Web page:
By GARY ALLEYMay 2014
Deuteronomy is a book of expectations. In this final book of the Pentateuch, God stokes the Israelites’ expectations concerning their entrance into the long-awaited “Promised Land”, while at the same time, He explains the rules that they are expected to follow. One of these expectations is the agricultural bounty of the land of Canaan, often summed up by the so-called seven species. During the time of Jesus, only these seven varieties were presented in the Temple at Jerusalem as offerings of the first fruits festival (Ex 34:26).
“For the Lord your God is bringing you to a good land, a land of brooks, springs, and fountains flowing forth in valleys and hills, a land of wheat, barley, grapevines, figs, and pomegranates, of olive oil and honey (Dt 8:7-8).”
BARLEY is a cereal grain and the first of the seven species harvested after winter. Barley was an essential Israelite staple for making bread and porridge. In Egypt and Mesopotamia, barley was used in the production of beer, though little evidence has been found for beer drinking among the Israelites. A coarse cereal, barley, in comparison to wheat, was cheaper, less desired, and even fed to animals. Barley is a hardier crop than wheat, able to grow in poor soil, less water, intemperate weather, and even quicker to harvest.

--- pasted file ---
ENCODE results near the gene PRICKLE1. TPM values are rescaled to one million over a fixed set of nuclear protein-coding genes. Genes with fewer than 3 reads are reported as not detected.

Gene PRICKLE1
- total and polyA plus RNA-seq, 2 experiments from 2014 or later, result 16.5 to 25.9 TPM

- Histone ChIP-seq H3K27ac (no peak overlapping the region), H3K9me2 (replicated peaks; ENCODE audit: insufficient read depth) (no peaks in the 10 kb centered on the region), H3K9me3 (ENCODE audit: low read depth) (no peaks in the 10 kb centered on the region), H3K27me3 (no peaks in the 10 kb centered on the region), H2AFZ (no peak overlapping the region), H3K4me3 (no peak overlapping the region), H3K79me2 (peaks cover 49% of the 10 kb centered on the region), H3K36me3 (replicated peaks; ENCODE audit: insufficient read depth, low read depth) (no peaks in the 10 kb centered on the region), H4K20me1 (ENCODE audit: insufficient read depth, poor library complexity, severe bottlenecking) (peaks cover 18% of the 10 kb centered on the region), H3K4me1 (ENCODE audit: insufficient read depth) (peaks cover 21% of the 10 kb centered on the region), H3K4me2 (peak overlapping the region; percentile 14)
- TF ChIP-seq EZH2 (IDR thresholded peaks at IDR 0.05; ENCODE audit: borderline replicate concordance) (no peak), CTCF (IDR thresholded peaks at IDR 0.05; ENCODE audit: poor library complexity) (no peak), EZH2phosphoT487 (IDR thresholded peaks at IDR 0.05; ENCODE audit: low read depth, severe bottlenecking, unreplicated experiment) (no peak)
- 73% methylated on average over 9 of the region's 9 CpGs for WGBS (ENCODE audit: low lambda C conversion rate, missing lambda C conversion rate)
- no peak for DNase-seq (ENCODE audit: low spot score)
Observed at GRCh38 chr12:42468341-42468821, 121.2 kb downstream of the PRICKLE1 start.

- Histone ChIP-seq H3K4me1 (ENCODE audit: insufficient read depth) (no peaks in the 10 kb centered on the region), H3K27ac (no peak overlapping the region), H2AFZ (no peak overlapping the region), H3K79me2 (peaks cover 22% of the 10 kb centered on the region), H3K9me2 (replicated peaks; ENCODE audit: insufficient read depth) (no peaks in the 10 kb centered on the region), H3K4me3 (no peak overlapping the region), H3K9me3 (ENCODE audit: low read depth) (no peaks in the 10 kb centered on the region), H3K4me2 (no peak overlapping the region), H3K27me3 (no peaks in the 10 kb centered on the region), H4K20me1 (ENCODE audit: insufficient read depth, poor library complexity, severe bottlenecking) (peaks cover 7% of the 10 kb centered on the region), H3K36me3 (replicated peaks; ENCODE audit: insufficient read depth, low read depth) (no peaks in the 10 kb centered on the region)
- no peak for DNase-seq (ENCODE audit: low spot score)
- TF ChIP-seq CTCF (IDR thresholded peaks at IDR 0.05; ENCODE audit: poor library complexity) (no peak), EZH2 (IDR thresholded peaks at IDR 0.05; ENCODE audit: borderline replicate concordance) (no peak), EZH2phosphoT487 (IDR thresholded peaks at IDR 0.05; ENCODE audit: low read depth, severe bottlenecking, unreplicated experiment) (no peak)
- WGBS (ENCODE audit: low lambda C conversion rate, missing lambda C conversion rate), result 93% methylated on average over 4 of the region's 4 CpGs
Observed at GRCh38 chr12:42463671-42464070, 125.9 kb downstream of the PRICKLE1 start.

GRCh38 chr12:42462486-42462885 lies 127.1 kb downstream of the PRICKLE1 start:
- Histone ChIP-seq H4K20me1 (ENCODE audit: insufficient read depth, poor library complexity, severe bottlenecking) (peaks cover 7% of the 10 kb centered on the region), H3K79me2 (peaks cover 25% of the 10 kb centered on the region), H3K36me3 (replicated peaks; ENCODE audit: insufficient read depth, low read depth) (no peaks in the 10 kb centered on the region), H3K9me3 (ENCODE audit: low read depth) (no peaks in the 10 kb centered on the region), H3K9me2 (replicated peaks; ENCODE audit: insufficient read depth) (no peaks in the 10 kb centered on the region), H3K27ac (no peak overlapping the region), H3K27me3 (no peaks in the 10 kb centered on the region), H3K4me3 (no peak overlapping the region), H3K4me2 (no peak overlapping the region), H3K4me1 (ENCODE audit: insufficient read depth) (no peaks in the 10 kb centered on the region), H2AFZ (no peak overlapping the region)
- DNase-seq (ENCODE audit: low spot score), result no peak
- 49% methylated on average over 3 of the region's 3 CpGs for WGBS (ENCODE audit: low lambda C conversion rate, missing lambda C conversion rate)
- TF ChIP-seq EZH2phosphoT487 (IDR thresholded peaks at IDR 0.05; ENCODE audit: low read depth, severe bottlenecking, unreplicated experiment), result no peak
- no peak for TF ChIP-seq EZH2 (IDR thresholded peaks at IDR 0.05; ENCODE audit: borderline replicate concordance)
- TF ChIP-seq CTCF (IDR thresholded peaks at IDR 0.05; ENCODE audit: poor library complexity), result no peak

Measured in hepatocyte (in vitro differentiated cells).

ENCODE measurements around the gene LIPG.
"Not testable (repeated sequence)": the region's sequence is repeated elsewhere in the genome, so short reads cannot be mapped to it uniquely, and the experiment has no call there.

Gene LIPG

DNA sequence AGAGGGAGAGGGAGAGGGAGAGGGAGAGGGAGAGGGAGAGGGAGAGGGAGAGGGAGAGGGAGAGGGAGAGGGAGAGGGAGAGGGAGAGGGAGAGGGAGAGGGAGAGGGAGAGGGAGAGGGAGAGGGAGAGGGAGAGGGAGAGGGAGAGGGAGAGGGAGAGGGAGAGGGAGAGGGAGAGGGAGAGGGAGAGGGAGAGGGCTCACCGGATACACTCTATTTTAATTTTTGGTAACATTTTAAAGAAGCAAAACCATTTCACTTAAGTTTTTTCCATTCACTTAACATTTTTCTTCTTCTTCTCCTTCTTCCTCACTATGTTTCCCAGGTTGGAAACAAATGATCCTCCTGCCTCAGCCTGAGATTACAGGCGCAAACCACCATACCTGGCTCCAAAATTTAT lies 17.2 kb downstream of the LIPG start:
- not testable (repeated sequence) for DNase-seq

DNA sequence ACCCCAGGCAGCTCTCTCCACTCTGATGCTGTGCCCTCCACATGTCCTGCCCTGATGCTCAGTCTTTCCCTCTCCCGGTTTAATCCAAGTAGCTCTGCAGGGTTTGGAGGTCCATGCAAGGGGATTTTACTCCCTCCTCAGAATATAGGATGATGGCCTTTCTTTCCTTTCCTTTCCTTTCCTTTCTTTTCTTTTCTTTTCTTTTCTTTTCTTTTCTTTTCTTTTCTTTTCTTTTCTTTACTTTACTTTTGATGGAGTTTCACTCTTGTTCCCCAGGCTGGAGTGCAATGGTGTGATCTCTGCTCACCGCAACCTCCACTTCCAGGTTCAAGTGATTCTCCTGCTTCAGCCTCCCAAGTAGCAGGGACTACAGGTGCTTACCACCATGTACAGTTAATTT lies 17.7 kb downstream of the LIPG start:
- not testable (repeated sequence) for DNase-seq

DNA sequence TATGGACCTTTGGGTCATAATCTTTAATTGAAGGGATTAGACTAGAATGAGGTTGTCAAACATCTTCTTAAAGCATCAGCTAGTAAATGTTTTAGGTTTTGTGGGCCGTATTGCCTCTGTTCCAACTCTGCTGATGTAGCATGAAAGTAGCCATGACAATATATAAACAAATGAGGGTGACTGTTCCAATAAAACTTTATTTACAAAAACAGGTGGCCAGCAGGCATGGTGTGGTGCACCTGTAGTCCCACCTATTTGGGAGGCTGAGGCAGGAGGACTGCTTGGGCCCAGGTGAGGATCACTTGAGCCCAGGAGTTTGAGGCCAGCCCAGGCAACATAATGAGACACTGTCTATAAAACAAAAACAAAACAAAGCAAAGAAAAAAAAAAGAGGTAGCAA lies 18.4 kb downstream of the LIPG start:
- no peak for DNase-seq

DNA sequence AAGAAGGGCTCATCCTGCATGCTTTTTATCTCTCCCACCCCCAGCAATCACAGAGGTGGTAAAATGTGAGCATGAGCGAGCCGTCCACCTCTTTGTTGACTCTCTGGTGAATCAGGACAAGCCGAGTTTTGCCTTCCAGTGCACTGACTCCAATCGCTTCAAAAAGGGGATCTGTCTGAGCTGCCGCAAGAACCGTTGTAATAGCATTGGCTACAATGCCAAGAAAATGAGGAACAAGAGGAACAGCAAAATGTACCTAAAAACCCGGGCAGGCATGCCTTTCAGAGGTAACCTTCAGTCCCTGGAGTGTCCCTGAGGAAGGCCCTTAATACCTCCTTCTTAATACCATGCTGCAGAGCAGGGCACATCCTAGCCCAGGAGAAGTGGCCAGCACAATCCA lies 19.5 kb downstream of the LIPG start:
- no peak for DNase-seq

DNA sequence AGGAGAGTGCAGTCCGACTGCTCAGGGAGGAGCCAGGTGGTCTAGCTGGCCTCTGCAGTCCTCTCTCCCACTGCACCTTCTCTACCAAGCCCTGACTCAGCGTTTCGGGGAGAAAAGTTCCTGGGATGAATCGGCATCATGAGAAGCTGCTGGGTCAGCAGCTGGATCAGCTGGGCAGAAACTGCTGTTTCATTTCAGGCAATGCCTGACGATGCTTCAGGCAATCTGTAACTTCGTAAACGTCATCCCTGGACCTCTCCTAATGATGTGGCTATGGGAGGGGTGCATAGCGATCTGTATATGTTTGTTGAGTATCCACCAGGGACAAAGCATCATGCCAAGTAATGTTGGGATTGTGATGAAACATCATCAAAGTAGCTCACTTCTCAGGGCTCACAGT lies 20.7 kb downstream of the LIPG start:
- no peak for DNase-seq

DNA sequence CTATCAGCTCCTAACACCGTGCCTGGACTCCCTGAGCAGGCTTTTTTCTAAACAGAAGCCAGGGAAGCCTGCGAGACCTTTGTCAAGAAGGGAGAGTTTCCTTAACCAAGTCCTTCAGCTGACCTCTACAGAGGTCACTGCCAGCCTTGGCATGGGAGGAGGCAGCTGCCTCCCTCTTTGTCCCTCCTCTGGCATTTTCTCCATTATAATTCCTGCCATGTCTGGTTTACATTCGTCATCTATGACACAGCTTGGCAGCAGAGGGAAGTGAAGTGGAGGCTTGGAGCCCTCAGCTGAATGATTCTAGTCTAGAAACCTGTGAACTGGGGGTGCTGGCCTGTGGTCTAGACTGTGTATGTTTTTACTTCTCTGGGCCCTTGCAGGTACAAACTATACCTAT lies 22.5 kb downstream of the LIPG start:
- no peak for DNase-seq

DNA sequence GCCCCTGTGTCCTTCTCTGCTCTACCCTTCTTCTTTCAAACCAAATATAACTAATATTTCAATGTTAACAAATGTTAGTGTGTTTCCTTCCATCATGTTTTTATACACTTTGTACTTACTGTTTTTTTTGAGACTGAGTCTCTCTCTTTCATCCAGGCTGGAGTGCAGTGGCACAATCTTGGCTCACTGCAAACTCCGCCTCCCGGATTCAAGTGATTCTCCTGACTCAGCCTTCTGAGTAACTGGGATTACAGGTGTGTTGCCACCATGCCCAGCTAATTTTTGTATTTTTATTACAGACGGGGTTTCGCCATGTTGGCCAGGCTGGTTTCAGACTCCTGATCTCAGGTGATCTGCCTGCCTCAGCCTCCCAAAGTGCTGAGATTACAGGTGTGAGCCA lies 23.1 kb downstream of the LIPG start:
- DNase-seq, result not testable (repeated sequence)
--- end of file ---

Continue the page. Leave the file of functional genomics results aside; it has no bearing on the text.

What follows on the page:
So, when the Bible commanded that a first sheaf or “omer” of grain be brought before the Lord as a wave offering on the day after the Sabbath of the Passover (Lev 23:5-11), that sheaf was barley. After this first “omer”, the next fifty days are then numbered until the Feast of Weeks, Shavuot, when two loaves of wheat bread are presented before the Lord as “first fruits” of the grain harvest (Lev 23:15-17).
The story of Ruth poignantly represents these fifty days of crescendoing grain harvest. Ruth, a poor, foreign widow, entered Bethlehem at the beginning of the barley harvest (Ruth 1:22; 2:23). After she started by gleaning barley, the food of the impoverished, she ended by gathering during the wheat harvest--symbolic of her new status. Now married to Boaz, Ruth had become a rich, adopted Israelite, and mother of the Davidic dynasty.
 Mishna Bikkurim 1,3
 2 Kgs 7:1; Rev 6:6; Ps 81:16; I Kgs 4:28
 That day is designated by rabbinic Jewish tradition as the second day of Passover (16th of Nissan).
 The harvesting of barley is specifically mentioned prior to the greater harvest (i.e wheat) in the Gezer calendar, a three thousand year old tablet that lists the twelve months of Israel’s agricultural year.
 “Counting of the Omer”